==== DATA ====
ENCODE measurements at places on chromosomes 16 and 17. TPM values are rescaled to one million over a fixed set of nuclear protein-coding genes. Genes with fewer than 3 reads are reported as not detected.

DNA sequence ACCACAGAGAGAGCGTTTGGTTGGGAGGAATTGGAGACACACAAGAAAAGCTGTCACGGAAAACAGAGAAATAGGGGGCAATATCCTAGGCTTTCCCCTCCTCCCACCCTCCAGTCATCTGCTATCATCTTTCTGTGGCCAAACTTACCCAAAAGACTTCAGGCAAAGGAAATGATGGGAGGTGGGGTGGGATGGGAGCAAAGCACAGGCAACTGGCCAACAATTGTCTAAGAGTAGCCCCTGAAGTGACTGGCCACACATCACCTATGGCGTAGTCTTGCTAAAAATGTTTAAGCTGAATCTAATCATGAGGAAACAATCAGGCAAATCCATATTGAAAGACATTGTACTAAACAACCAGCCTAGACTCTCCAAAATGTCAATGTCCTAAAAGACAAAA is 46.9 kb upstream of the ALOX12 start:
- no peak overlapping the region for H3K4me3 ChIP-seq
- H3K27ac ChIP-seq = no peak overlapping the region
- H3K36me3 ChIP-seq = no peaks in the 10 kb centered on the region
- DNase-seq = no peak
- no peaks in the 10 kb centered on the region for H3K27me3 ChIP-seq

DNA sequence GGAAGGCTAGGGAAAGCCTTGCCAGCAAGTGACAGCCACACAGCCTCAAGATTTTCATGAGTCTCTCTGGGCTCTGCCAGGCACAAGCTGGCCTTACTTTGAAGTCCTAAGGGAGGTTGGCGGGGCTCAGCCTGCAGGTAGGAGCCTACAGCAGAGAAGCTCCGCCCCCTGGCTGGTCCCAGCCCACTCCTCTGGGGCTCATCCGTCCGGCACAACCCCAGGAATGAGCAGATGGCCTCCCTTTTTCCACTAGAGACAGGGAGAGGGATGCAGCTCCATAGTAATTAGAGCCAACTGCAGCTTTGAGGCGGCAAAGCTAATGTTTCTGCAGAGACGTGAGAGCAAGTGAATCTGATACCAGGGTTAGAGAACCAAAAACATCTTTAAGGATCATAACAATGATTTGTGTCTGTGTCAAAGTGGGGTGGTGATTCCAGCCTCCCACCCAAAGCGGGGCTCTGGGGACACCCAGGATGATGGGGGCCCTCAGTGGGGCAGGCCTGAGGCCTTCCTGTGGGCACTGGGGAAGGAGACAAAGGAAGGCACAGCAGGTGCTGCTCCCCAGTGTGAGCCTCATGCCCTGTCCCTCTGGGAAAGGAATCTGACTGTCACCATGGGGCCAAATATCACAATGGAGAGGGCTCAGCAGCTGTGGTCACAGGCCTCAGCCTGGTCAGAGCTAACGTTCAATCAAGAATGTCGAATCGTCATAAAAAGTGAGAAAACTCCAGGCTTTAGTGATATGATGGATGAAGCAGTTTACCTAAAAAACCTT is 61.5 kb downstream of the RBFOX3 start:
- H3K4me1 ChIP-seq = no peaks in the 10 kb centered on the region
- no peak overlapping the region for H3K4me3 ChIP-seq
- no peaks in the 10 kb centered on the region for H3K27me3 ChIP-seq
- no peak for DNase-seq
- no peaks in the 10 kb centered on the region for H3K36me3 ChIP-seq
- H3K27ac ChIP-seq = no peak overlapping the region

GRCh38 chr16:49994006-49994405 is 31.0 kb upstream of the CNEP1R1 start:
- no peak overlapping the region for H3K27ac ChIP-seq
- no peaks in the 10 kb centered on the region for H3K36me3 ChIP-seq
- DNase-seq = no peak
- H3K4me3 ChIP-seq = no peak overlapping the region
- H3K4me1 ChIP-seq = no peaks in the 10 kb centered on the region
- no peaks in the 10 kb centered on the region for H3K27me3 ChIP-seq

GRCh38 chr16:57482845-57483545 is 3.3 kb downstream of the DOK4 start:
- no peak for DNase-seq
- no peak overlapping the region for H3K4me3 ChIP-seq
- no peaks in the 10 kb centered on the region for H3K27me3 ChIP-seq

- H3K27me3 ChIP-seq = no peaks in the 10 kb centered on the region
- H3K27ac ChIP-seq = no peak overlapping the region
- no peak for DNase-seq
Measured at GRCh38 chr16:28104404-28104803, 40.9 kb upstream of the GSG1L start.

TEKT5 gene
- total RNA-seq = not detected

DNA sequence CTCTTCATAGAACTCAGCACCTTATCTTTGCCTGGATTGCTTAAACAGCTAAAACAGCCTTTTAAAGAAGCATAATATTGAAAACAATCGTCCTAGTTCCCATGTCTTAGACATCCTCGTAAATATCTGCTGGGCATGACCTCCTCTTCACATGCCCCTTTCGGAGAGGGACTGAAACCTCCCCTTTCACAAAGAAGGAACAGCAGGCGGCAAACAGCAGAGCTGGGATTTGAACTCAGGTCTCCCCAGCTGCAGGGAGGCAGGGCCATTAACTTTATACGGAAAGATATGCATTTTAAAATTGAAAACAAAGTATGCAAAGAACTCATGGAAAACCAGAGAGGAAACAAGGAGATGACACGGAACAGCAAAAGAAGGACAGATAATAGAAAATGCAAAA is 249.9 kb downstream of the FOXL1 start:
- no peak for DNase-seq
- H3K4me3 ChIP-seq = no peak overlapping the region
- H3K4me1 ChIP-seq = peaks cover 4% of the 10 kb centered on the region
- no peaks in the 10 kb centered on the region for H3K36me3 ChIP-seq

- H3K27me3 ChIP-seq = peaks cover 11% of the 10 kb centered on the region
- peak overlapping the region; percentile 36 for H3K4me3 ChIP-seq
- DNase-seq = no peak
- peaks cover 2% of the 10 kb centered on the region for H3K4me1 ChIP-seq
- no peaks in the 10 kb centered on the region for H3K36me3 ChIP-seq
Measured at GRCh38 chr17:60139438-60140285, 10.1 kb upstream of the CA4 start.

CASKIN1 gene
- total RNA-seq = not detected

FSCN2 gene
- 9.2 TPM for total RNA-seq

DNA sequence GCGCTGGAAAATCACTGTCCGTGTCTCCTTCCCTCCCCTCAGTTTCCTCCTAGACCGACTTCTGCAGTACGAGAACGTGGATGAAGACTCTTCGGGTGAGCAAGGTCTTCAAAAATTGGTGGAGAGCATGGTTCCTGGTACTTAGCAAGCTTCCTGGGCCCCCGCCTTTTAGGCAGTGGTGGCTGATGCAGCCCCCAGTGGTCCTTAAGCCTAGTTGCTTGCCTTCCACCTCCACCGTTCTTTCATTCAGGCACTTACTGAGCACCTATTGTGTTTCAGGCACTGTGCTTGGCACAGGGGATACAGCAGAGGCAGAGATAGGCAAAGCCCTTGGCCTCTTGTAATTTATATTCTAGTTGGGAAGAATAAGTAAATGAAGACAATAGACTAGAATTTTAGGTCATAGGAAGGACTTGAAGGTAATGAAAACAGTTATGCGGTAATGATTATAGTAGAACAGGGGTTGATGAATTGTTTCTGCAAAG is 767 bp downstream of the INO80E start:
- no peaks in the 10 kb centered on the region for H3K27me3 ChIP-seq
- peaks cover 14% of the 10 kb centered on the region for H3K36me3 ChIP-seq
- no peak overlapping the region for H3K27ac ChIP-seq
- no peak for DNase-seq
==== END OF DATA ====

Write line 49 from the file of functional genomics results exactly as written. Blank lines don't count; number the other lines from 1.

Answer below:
- peaks cover 14% of the 10 kb centered on the region for H3K36me3 ChIP-seq